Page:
There was the welcome news that employees will not pay BIK on the electricity provided to charge their electric vehicles at work. The government also announced plans to prioritise Alternatively Fuelled Vehicles (AFVs) with a pledge to plough £400m of investment into the UK’s electric vehicle charging infrastructure. This is a step in the right direction to encourage the widespread uptake of AFVs in opening up this type of vehicle to many more fleets.
In a recent survey*, ALD found that 42% of drivers are put off adopting AFVs because of the lack of a suitable infrastructure for EV charging or the availability of alternative fuels. In the same survey, ALD found that 32% of company car drivers would consider an AFV for their next choice of vehicle but would need more information about them in order to make the decision. Clearly the investment in the charging network is a high priority, but it should include investment in education around AFVs and their benefits in order to really boost their numbers.
Matt Dale, Consultancy Services Manager for ALD Automotive and winner of the Energy Saving Trust Unsung Fleet Hero Award, comments: “The measures announced in the Budget will help to widen the pool of mobility options available to fleets, allowing them to create a mix of smart travel solutions for their employees that go beyond the traditional company car. The £100 million to guarantee the continuation of the Plug-In car grant to 2020 further supports drivers planning to have a qualifying BEV or PHEV in the future. Our hope is that these measures will also encourage businesses to invest in work based charging, and attract more drivers into cleaner, more sustainable vehicles.”
The decision to increase the diesel company car BIK supplement from 3% to 4% from 6th April, 2018 for all diesel cars, apart from those that meet the Real Driving Emissions 2 (RDE2)** standards, will add cost for thousands of drivers who may still have 2 or 3 years to go before their car is replaced. However, the Chancellor’s announcement that fuel duty will be frozen for an eighth consecutive year indicates that the government accepts that diesel continues to play a vital role in the motor industry and this move alone will result in huge savings for drivers and fleet operators alike.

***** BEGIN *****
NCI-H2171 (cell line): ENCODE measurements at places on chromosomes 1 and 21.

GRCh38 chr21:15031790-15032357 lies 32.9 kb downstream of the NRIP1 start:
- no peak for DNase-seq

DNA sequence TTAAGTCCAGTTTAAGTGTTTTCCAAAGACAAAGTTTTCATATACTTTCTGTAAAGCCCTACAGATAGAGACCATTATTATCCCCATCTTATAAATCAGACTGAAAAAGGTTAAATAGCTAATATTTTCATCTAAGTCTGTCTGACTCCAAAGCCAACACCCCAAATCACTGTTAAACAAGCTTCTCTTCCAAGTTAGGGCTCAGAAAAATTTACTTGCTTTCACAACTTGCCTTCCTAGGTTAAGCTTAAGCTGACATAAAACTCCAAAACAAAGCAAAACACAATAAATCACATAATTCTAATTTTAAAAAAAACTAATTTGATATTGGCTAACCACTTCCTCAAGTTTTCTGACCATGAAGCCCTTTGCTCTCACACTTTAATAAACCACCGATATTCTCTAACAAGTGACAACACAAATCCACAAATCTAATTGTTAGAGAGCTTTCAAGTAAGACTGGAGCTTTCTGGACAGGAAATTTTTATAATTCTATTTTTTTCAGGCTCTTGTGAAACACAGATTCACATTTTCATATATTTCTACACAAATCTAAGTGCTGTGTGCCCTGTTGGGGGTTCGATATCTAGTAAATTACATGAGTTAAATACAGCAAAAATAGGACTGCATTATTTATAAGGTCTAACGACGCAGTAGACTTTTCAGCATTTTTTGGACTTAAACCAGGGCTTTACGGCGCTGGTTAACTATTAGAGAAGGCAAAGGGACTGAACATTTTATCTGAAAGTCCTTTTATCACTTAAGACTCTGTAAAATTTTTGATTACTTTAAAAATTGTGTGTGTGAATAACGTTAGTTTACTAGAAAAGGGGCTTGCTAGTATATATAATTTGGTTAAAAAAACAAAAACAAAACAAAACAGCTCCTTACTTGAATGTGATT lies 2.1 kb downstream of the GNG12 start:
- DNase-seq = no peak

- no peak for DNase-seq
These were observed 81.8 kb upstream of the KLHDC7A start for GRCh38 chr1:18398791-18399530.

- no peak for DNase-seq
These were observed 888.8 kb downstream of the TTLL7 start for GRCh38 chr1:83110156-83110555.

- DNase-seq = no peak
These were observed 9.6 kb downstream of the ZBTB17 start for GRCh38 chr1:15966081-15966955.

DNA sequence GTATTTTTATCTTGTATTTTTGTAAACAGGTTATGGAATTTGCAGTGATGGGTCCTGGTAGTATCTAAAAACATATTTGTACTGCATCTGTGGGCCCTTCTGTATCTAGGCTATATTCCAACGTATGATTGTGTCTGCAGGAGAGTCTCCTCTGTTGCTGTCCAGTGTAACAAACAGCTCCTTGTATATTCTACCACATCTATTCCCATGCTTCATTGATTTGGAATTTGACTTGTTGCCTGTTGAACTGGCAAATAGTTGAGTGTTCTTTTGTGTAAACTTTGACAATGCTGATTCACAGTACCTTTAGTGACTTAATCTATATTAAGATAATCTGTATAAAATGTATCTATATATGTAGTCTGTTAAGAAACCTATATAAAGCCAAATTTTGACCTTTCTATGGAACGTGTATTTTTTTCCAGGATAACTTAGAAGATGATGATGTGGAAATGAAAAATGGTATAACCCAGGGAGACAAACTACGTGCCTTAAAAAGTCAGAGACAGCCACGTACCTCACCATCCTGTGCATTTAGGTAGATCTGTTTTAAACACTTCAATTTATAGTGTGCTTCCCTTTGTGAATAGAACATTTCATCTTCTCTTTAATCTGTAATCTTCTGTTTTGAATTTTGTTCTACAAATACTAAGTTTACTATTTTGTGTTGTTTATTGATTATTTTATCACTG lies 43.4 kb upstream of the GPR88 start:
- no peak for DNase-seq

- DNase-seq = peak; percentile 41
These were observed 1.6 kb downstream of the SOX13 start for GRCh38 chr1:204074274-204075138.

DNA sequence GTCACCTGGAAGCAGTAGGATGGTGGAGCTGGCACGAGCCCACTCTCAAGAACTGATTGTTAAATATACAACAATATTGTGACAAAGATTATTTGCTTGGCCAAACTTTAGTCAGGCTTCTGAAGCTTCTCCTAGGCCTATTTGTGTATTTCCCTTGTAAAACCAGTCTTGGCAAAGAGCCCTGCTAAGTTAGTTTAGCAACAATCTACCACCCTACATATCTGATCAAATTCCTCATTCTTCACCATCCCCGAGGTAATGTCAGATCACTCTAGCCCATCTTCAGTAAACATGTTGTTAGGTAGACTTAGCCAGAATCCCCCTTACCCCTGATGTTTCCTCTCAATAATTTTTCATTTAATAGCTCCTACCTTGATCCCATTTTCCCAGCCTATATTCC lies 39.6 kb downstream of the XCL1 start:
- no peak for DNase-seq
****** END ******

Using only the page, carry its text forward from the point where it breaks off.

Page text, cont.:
Whilst it was confirmed that BIK taxation will continue to be based on the carbon dioxide emission figures that are compatible with the current New European Driving Cycle (NEDC) derived official CO2 figures until 2020, rather than the new WLTP (Worldwide harmonised Light vehicles Test Procedure), the fleet industry was disappointed by the lack of information on what will happen to BIK rates after 2020.
Dale explains: “With a typical replacement cycle of 3 or 4 years, fleets, company car drivers and businesses will still be looking for a clearer understanding of what will happen to BIK rates after April 2020. The last thing they’ll be wanting to face is any potential spike in their tax bills when the new process comes into effect in the 3rd and 4th year of their car.”
*The Pulse Survey 2016-17 was conducted on over 500 drivers from different fleet sizes and across the UK, between April 2016 and June 2017
RDE2** - Real Driving Emissions Step 2 is due to apply from January 2020 for all new car models and all cars from 2021